Great white sharks are found throughout the world's oceans, prompting many beach communities to build special nets to protect swimmers and surfers. But authorities in Cape Town, South Africa, are trying a different approach. They have created a network of shark "spotters" who sound an alarm when danger lurks. The program tries to protect people and sharks. For VOA, Terry FitzPatrick reports.
If you are swimming along Cape Town's ocean beach, this is a sound you do not want to hear.
This is just a test. But about 50 times a year this horn, and an even louder siren, signal an actual alarm. It means a great white shark is swimming toward shore.
Yvonne Kamp of the Cape Town shark spotter patrol says the warnings work.
"It really just takes a few minutes. That siren goes and everybody knows the drill. The shark spotters also walk up and down and whistle and wave hands, whatever it takes to get the last people out of the water," said Kamp.
The shark spotters are a team of 20 specially-trained lookouts. Their work begins not on the beach, but in the mountains high above shoreline.
"Muizenberg beach watch from Muizenberg mountain watch," said Tracey Provins, who peers at the ocean, using high-power binoculars.
"Visibility is about 10 percent. I've got about 20 surfers and 10 bathers, copy," said Provins.
Provins says a great white shark is hard to miss. They can grow up to six meters long.
"It's a dark shadow. Most of the time, they don't come up. If they come up, we'll just see the fin," added Provins.
Provins uses a walkie-talkie radio to warn the beaches below. She tracks everything in the water because wherever there is prey, predators follow.
Great white sharks are a particular problem in Cape Town. At least 250 of them come to feed at seal colony that lives on an island close to shore.
Alison Kock from the University of Cape Town has been using underwater radio beacons to study the sharks. The beacons look like thick grey pencils with fish hooks at the end.
"And what we have here is a acoustic monitor. And, what these do is they work with a transmitter, which we tag the sharks with," she said. "So when we get up close and personal with the sharks, we try to attach these transmitters to them. And, this transmitter sends out a unique code."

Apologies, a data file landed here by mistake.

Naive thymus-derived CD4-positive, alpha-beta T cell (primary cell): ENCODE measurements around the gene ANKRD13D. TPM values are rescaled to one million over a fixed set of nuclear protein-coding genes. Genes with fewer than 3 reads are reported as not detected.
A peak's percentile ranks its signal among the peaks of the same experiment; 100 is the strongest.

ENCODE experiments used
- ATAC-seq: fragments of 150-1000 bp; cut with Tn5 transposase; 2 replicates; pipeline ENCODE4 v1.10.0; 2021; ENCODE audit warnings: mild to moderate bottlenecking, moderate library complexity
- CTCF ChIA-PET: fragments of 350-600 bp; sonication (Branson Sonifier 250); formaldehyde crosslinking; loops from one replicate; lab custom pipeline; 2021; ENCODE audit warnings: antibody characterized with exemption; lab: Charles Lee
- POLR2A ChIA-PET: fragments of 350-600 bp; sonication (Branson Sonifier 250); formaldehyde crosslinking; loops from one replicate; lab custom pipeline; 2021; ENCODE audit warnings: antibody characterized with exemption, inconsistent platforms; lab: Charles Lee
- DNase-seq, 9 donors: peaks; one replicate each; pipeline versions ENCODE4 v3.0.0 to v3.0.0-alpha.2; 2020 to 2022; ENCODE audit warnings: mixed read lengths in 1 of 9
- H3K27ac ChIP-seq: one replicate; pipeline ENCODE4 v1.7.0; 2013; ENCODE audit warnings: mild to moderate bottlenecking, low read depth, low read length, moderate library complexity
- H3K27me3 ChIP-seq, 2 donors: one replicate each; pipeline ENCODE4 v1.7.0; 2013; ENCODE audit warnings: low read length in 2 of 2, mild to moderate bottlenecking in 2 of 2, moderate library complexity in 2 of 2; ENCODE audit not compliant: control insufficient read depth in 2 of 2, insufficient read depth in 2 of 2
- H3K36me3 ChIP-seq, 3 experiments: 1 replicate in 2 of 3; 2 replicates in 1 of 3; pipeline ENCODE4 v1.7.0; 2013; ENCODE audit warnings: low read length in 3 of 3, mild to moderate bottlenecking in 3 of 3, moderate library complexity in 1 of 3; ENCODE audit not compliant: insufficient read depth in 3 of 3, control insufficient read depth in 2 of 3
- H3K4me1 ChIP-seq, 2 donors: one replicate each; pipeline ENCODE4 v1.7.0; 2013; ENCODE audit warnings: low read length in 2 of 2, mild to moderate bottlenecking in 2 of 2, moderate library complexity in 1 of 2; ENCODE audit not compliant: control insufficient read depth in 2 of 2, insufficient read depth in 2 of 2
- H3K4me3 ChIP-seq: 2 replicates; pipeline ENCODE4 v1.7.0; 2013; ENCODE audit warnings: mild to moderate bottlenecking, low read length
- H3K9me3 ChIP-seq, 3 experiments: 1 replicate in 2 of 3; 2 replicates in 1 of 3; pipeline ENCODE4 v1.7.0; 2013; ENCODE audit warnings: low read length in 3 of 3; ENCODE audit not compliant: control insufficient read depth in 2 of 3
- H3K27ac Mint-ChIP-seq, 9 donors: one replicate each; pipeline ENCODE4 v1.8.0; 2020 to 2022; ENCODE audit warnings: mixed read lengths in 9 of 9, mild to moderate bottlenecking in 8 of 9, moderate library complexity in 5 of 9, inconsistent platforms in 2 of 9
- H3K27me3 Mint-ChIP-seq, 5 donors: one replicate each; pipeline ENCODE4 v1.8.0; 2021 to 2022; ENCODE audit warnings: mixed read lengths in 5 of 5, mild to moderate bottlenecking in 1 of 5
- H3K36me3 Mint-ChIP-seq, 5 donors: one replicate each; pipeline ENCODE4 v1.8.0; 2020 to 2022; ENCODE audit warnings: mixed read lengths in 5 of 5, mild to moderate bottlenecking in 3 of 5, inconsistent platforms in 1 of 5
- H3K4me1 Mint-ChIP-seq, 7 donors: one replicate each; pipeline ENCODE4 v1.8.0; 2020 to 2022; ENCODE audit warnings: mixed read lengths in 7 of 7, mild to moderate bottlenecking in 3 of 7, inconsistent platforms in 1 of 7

Kock's research reveals that sharks stay away from shore when there are newborn pups to eat at the seal colony. But at this time of year, sharks rove closer to the beach in search of other prey. She says great whites are not man-eaters by nature. But they are inquisitive.
"White sharks are particularly confident, curious animals. They're really interested in people," said Kock. "And for the most part they don't do anything. They swim by, they have a look, they swim by, and carry on swimming."
But with more than 100 teeth, even a curious nibble from a great white can maim or kill a person. Cape Town's shark spotter program began three years ago after a series of attacks. There were calls to cull the shark population. But great whites are an endangered species, and Kock says killing them would damage the marine ecosystem.
"Great white sharks are the top predator in our waters here in Cape Town. So this means that they have a lot of influence on all the species below them. They not only prey on seals, they prey on different shark species, fish populations, rays - all kinds of things," she continued.
Shark spotter Yvonne Kamp says safety nets were ruled out for Cape Town because sharks, dolphins, turtles and whales get tangled in them and die. She says her network of warning stations is a healthy compromise.
"When people's lives are threatened, everyone is really keen on keeping the people safe and not worrying about the sharks. What we're trying to do is find a balance, where we're keeping people safe, but we're also not harming the ocean," said Kamp.
Many surfers and swimmers support this approach.
"People should leave the water first before taking out any sharks. You know, it's their world and they should be left alone," said Joanne Merrett.
"I think the sharks have just as much right to be in the water as we have, and they are entitled to be there," added Stan Mitchell.
Kerry van Graan said "I think if they wanted to attack people there would be more attacks, because there are a lot out there. So, basically, you take your chances."
According to Shark Attack File, a group that tracks incidents worldwide, roughly 90 shark bites are reported each year. On average, six people are killed. But, in Cape Town, the spotters seem to be beating the odds. Since they began protecting ten popular beaches, they have not had a single shark attack.